On April 27, the Taiwanese government announced that it will halt the construction of a fourth nuclear power plant in Taipei City in response to increasing protests, including a hunger strike, against nuclear energy use. 73-year-old Lin I-hsiung, the former chairman of Taiwan’s Democratic Progressive Party (DPP) and a leader in anti-nuclear energy protests throughout Taiwan, led a hunger strike for nine days, inspiring others to participate in sit-in protests and encouraging media coverage of the nuclear plant’s potential harm.
The Taiwanese government began constructing the fourth nuclear plant in 1988, now 98% complete in April 2014. Though the government declared that it would halt the nuclear plant construction, it has not yet stated whether it will resume its construction in the future. According to Australian Broadcasting Corporation (ABC), the Taiwanese Economics Ministry states that the three existing nuclear plants in Taiwan will need to run for a longer duration of time to compensate for the halting of the fourth nuclear plant. The government had previously proposed to shutdown the three nuclear plants by 2025. The government has not yet clearly stated when or how it plans to stop utilizing the fourth nuclear plant. The ambiguity of the government’s post-protest efforts to initialize the nuclear plant shutdown is reminiscent of its previous attempts to override nuclear plant shutdowns.
Over 28,000 protestors joined Lin in his peaceful protest against nuclear energy in Taipei City from April 22. As citizens participated in a sit-in protest on a busy street, Taiwanese police used water cannons to remove them. The government stated that more than forty people were injured from the riot. After a week of his hunger strike, Lin was taken to the hospital due to his deteriorating health,but he continued fasting until April 30 after returning from the hospital.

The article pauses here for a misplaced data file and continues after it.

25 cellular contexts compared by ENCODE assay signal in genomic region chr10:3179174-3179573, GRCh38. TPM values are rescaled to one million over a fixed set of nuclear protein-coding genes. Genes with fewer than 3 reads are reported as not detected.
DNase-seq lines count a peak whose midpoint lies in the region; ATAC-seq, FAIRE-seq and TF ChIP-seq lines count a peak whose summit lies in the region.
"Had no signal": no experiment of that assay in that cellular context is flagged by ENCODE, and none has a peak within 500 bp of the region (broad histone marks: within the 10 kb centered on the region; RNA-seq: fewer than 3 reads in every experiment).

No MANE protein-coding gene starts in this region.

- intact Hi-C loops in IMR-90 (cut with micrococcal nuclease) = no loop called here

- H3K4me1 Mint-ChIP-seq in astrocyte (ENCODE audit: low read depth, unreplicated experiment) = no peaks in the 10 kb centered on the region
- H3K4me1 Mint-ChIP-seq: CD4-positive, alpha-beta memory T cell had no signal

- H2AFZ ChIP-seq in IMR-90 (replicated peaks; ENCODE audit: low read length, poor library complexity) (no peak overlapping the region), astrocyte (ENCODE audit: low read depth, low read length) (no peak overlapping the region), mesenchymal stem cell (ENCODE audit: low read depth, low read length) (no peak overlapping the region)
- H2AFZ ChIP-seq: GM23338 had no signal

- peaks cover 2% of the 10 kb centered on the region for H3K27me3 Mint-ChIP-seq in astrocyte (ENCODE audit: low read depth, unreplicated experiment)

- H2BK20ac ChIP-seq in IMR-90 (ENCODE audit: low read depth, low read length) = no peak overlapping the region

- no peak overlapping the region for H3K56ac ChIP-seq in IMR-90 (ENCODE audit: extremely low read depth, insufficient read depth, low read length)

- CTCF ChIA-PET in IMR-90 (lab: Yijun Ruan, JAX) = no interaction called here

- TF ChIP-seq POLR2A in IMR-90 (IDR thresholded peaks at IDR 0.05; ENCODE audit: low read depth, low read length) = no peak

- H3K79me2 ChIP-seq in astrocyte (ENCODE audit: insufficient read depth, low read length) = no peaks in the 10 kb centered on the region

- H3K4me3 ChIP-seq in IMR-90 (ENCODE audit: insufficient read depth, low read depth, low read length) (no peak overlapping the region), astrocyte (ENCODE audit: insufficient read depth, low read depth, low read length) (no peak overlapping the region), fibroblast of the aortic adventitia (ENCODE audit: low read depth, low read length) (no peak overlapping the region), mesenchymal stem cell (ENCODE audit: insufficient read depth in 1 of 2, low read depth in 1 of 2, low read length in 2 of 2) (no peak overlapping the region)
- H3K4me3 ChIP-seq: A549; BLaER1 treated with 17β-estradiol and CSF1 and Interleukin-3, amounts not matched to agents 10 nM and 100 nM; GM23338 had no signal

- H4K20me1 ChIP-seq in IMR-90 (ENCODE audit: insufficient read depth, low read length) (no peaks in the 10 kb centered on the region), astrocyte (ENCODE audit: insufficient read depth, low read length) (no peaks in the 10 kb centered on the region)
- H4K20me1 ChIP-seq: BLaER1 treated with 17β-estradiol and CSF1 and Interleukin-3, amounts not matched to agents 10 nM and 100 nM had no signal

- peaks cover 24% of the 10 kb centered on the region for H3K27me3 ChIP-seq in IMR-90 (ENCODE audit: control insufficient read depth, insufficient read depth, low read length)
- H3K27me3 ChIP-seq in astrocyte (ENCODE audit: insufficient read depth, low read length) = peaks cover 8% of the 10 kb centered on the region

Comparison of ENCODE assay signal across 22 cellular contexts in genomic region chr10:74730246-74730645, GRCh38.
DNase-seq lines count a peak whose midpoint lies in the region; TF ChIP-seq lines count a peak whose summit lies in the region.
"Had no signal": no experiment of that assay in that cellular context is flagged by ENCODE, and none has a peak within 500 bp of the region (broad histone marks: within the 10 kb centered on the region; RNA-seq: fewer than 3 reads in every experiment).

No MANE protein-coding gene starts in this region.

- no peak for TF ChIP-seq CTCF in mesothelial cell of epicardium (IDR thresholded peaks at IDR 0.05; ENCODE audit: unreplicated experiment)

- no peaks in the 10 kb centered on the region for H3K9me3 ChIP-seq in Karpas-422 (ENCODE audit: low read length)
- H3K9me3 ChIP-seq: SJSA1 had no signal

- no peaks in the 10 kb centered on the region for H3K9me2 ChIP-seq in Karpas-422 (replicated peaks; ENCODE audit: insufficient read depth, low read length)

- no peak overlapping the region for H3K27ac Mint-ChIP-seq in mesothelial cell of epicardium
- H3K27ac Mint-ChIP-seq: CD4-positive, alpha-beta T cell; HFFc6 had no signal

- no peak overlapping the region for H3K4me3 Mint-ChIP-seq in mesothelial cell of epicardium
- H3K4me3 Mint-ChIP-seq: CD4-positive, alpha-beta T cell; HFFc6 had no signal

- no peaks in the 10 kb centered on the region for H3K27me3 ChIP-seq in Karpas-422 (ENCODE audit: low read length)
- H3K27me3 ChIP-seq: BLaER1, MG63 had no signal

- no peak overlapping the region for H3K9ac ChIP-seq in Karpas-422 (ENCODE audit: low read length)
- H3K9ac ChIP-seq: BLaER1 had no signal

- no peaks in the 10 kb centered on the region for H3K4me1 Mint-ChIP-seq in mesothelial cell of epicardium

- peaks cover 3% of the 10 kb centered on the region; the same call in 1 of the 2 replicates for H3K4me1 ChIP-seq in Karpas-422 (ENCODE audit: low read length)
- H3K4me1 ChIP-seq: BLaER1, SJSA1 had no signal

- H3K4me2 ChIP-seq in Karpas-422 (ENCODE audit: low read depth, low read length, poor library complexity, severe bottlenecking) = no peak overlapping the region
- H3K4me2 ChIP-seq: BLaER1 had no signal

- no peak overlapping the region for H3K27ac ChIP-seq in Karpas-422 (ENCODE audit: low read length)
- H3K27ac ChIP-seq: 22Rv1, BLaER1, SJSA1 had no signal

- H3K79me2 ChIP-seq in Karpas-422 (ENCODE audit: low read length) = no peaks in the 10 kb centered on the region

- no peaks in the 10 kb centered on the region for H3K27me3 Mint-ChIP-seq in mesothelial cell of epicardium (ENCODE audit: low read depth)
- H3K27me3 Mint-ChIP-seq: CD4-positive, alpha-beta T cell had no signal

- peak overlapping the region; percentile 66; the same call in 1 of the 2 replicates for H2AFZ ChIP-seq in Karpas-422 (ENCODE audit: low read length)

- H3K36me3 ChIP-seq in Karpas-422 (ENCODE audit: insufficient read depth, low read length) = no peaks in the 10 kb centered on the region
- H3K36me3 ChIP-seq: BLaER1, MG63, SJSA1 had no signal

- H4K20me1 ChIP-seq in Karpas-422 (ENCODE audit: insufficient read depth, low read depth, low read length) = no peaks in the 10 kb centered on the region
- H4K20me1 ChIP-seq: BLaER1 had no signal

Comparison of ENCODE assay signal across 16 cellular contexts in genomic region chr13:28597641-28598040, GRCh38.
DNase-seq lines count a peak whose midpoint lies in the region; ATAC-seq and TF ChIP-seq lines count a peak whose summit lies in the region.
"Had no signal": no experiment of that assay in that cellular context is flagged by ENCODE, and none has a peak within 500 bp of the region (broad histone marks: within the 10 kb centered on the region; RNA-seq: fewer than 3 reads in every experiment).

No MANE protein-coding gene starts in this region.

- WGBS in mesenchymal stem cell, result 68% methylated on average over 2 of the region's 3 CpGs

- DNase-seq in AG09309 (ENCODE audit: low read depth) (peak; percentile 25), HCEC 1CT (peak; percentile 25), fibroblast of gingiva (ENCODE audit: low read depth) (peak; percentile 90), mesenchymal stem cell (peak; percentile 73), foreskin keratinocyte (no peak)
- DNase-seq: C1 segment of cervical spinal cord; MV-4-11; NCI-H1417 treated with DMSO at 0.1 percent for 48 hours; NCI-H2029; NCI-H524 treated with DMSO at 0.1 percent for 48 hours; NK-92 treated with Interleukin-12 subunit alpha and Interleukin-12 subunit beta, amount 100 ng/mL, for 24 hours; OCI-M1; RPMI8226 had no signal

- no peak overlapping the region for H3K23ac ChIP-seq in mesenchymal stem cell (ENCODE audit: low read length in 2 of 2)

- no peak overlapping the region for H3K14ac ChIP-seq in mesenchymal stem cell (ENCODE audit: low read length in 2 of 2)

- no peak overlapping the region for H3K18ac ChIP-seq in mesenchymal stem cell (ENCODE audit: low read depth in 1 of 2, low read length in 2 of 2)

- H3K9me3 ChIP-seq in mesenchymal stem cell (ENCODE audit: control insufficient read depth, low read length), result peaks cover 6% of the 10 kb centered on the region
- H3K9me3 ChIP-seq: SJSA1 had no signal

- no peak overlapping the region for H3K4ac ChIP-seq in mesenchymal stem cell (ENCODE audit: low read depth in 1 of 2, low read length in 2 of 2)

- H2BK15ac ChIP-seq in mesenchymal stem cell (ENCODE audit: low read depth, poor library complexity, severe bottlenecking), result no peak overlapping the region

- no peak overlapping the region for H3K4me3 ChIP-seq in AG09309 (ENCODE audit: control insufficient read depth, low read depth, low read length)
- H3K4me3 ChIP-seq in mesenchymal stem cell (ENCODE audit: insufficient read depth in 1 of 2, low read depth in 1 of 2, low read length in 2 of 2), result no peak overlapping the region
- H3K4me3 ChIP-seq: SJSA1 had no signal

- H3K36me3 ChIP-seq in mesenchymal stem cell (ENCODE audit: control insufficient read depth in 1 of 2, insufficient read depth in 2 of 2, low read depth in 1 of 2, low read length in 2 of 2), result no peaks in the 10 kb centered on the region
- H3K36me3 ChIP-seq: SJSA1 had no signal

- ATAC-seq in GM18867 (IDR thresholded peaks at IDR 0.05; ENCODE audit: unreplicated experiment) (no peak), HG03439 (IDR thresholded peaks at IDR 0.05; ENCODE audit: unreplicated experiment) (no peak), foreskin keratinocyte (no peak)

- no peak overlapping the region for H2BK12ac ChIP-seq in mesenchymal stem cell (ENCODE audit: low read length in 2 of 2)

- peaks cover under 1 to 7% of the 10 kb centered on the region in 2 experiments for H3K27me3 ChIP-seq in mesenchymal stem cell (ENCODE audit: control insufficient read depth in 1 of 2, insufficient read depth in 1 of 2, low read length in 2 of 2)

Lin is a political activist who has been imprisoned for protesting against Taiwanese government fraud. While in prison in 1980, unidentified murderers stabbed his family members. His daughter, Judy Linton, was the only survivor from this incident. In a Facebook post to the public regarding her father’s fast, Judy Linton said, “I had a tiny bit of hope that the Legislature would have made a monumental decision to listen to the people and stop the building of the plant. Everyone is already very tired…I fear that many will choose to stay home. This government is tiring us out.”
With the establishment of the fourth nuclear plant, Taiwanese President Ma Ying-jeou’s approval ratings decreased, according to the Taiwan Indicator Survey Research. According to a Wealth Magazine poll, 77% of Taiwanese citizens are against nuclear energy use, especially because of the 2011 meltdown of a Japanese nuclear plant in Fukushima following a tsunami. Taiwanese communities internationally are concerned about the devastating impact of potential earthquakes on the Taiwanese nuclear plant. Johno Ho (Jr.), the president of the University High School (UHS) Taiwanese Club, said, “The KMT [Kuomintang of China] should understand the people’s concerns about the power plant being built in the vicinity of Taipei city, a city with a population of over 8 million people. The KMT should acknowledge and learn from the nuclear tragedies that happened at Chernobyl and Fukushima and should take action to prevent these tragedies from happening to Taiwan.”
Charlene Huang (Jr.), a member of the UHS Taiwanese club, does not support the protests against nuclear energy, but said “nuclear power safety needs to be carefully addressed.” She said, “Nuclear power is one of the cleanest power sources. It doesn’t produce mass amounts of carbon dioxide (i.e. coal or diesel power generator) and does not damage forests (i.e. hydraulic power plant). If something in the nuclear plant goes wrong, it could be catastrophically devastating because it could be harmful to the environment or cause a nuclear explosion. There’s nothing wrong with using nuclear power plants, but it’s how we make it safe for the citizens and environment.” Huang predicts that the government will probably return to the project in the future. She said, “If there is a need in the future, Taiwan can turn to the nuclear plant for the cheapest and cleanest option for energy.”
With three existing nuclear plants already established in the country, Taiwan has increasingly used more nuclear energy than solar or wind energy for decades, according to World Nuclear Association. Mr. Tinh Tran (Science Dept.) said, “People have the right to protest to enact change as long as it is peaceful and does not trample on the rights of others. With human population growing and more people around the world joining the middle class, energy consumption will only skyrocket. I am in favor of an ‘all of the above’ strategy, including shale gas, nuclear and renewables, to meet future energy demand. At the very least the protests bring public awareness to an issue, and that can engage people in debate and conversation.”
Written by KRUTHI RENDUCHINTALA